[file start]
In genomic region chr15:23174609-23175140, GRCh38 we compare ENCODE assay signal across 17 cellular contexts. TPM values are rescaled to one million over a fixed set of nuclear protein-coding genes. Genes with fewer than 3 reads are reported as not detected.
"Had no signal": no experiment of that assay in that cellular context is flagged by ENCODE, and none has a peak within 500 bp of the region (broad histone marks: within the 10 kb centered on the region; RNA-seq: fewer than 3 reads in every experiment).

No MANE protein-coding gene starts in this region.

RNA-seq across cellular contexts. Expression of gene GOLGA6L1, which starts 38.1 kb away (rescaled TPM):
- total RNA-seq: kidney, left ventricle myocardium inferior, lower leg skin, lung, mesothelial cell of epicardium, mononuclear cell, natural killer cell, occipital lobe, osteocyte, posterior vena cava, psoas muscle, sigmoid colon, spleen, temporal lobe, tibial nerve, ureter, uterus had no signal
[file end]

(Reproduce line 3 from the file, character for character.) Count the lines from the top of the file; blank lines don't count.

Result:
No MANE protein-coding gene starts in this region.